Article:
Back to the episode at hand, “The Dress” mostly contorts its weird dumbness into a hilarious story that’s told in a straight-forward, low-key way, just like “The End.” Nothing too over-the-top occurs, in terms of pacing, but Darwin’s growing obsession with fake-Gumball does enter into full-on creep territory. It’s also the funniest part of the episode, although Gumball’s growing awareness of his power as a cute girl – as well as the realization that its gone too far – is also a highlight. I think it’s arguable that Gumball is attempting to make a gendered point about how the world will bend over backwards for attractive women – how his classmates treat him, how his teachers treat him, how Darwin treats him – and I love that at first, Gumball can’t even grasp that concept until Anais points it out to him. That’s when Gumball decides to exploit it, up until Darwin makes a move on the roller coaster, which is so messed up in so many ways, incestuous implications aside. Gumball ends up going through so many things that women have to deal with when it comes to creeps (particularly young women, who find themselves so concerned with “their feelings” instead of their own), and yet in true Gumball fashion, he comes up with an insane plan that gets out of hand.

After a pretty wild fantasy (Gumball trapped in domestic hell with cat/fish surrounding him, with Darwin-as-breadmaker bursting in, demanding more kids), Gumball fakes leaving forever by bus, but his balloon counterpart escapes, flies into the sun, and pops, right in front of everyone. Explaining it doesn’t do the scene justice, but it is such a comical visual that it sort of overcomes the lack of bite the episode has towards it overall thematic point towards the end. That’s okay, though. It’s still testing the waters there, and Darwin immediately falling for a fire hydrant wearing the same dress shows how overwrought the whole venture is in his mind. Gumball is eventually caught with his pants down (or gone, in this case), so he gets his karmic payback in the end as well. “The Dress” is both a play on a classic cartoon trope AND a light dip into blunter satire. It does the former better than the latter, but it’s overall still quite funny, and it’ll get even more confident over time.

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The Amazing World of Gumball Recaps: “The Third” and “The Debt”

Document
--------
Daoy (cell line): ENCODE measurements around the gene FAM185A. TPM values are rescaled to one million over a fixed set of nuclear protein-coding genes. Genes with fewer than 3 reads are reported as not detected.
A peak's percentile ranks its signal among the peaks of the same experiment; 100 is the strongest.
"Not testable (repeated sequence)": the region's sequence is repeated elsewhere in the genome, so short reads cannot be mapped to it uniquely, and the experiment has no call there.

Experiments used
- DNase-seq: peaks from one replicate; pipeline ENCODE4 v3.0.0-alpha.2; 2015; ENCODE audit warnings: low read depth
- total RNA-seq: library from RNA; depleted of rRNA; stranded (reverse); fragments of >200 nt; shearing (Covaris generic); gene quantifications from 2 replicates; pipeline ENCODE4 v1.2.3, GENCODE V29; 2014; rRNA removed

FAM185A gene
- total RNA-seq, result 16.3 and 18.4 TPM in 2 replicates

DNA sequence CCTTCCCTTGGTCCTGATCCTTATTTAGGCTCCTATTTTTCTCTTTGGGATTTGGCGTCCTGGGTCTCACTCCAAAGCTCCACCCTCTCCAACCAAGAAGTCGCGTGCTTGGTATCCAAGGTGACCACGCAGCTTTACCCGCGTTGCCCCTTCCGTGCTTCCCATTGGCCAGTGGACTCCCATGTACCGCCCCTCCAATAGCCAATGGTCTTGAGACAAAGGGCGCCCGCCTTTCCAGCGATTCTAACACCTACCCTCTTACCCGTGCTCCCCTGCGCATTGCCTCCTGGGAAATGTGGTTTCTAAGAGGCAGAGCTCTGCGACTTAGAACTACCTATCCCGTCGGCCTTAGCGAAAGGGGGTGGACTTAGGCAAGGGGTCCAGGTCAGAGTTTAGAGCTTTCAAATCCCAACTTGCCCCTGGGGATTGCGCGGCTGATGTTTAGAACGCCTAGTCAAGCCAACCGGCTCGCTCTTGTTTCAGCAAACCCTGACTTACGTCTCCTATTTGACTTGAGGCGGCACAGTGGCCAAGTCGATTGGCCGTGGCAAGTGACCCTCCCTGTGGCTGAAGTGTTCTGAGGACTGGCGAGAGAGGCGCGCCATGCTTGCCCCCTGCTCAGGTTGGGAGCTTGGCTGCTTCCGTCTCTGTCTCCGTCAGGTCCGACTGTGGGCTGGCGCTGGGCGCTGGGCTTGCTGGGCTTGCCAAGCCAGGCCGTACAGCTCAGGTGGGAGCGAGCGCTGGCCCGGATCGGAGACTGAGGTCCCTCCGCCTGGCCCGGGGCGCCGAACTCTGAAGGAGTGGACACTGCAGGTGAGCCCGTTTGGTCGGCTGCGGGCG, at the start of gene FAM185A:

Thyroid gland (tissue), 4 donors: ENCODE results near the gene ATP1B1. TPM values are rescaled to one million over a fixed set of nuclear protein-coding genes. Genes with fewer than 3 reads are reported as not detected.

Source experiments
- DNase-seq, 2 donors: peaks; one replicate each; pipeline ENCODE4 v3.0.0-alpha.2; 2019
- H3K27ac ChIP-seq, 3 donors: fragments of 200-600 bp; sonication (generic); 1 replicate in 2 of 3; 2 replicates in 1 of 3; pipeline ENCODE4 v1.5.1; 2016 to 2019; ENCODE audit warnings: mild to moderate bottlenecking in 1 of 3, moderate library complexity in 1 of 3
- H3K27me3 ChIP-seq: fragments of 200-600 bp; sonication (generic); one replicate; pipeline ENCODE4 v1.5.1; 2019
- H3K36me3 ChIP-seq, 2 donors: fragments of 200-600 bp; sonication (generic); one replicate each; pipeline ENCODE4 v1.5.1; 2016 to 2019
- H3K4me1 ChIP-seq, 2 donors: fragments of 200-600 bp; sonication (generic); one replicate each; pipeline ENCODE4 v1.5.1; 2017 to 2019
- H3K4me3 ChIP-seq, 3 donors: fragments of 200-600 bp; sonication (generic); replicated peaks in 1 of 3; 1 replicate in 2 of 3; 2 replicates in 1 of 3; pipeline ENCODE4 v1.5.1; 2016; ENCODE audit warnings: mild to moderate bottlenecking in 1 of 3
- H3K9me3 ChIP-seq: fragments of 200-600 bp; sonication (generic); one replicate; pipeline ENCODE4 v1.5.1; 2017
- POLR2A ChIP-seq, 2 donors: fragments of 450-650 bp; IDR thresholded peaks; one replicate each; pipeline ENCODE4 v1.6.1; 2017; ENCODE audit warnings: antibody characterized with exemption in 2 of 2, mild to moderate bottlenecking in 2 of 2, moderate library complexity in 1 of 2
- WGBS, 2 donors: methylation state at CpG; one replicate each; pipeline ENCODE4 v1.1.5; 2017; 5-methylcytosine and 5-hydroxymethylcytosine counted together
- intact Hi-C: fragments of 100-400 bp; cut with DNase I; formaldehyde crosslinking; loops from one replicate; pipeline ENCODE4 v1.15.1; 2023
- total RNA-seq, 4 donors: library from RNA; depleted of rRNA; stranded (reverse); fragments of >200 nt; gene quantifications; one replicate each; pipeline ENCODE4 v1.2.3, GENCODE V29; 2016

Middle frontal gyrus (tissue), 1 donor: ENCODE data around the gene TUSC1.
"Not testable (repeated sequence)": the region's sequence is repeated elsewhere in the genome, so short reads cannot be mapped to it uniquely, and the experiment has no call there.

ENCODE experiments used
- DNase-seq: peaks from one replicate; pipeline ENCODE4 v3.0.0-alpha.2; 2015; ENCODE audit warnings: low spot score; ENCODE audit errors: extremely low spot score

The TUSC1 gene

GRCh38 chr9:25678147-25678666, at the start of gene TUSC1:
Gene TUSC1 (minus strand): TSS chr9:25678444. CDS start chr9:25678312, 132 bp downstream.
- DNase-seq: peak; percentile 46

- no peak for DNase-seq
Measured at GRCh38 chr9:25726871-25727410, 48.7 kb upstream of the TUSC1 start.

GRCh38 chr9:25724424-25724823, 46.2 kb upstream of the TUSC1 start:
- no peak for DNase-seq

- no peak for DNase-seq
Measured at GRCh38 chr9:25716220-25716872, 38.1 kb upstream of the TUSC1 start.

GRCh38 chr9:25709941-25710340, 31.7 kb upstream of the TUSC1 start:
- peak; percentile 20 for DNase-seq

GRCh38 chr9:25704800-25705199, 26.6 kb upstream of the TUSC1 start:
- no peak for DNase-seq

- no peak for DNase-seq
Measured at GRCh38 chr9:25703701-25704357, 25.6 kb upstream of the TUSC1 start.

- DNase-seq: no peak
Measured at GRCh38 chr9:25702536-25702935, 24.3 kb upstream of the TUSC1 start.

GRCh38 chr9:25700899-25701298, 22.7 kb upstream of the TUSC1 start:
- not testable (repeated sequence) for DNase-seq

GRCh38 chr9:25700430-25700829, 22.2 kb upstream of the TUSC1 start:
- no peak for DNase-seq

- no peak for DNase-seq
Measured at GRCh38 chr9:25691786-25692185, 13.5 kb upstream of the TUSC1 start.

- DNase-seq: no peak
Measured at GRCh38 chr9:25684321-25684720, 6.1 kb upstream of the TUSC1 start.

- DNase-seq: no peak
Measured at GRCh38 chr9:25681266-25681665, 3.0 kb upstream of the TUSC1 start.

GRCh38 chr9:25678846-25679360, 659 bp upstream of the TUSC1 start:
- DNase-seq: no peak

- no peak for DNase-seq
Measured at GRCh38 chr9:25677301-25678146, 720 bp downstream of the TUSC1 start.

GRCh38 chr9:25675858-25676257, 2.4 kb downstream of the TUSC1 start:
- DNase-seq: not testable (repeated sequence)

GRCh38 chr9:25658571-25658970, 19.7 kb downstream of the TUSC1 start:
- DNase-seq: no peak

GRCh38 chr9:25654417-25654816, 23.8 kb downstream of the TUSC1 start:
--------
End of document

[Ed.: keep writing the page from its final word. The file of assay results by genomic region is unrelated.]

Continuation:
The Amazing World of Gumball Season 1 Episode… by gumball-amazing

“The Third” – C+

I forgot how “introductory” these early Gumball episodes are. They’re quietly structured around introducing new characters and locations and “things,” like the infamous Dodge or Dare game, which they boys immediately give up on playing. This episode introduces the “school” setting, and a few of the various students in the class. We see most of them – Tina the dinosaur, William the floating eye, Joe the banana, Bobbert the robot, Leslie the flower – but we’re only provided closer looks at Tobias and Alan, and even then they’re mostly one-note at this point. (Tina and Bobbert don’t even have names at this point.) This is a solid episode for introducing the sensibility of the show, which is composed of such an assortment of character and character types, characters who just are what they are and have to exist within that space. This will be more important later, especially as the jokes get deeper and crazier and the show gets more sincere and more satirical. Right now, it’s enough to marvel and be amused by the world opening up a bit.

It’s not that great of a story though, and I can chalk this up to early show “jitters” and the show’s lack of a clear viewpoint this early in the run. “The Third” doesn’t quite know whether it wants to approach its “is Gumball losing Darwin as a friend to Tobias” sincerely, or if it wants to ridicule such a dated and lame trope. The Amazing World of Gumball will get so much better at balancing and bridging those two lines – sincerity and irony – sometimes in the same episode. But for now, this feels like a test. I don’t doubt that “The Third” sees Gumball and Darwin search for a third friend as inherently silly, since it’s instigated because the boys are bored one morning. Later in the episode, when Gumball asks what Darwin wants in a friend, he lists a number of superficial traits: rich, athletic, and “colorful,” as well as “good at listening.” (The last trait, which often is noted as the most important trait in friendship, is clearly tossed off here.) But Gumball’s mad dash to get back his friend feels a little more heartfelt, and even though it’s populated with dumb gags, like breaking through concrete with the power of friendship, it still wants to be honest about it. The issue is that it’s unearned. There’s no realization or cathartic change of heart from Darwin over what he’s done. He just misses Gumball. When he arrive, they hug it out. It feels like something got lost in the narrative.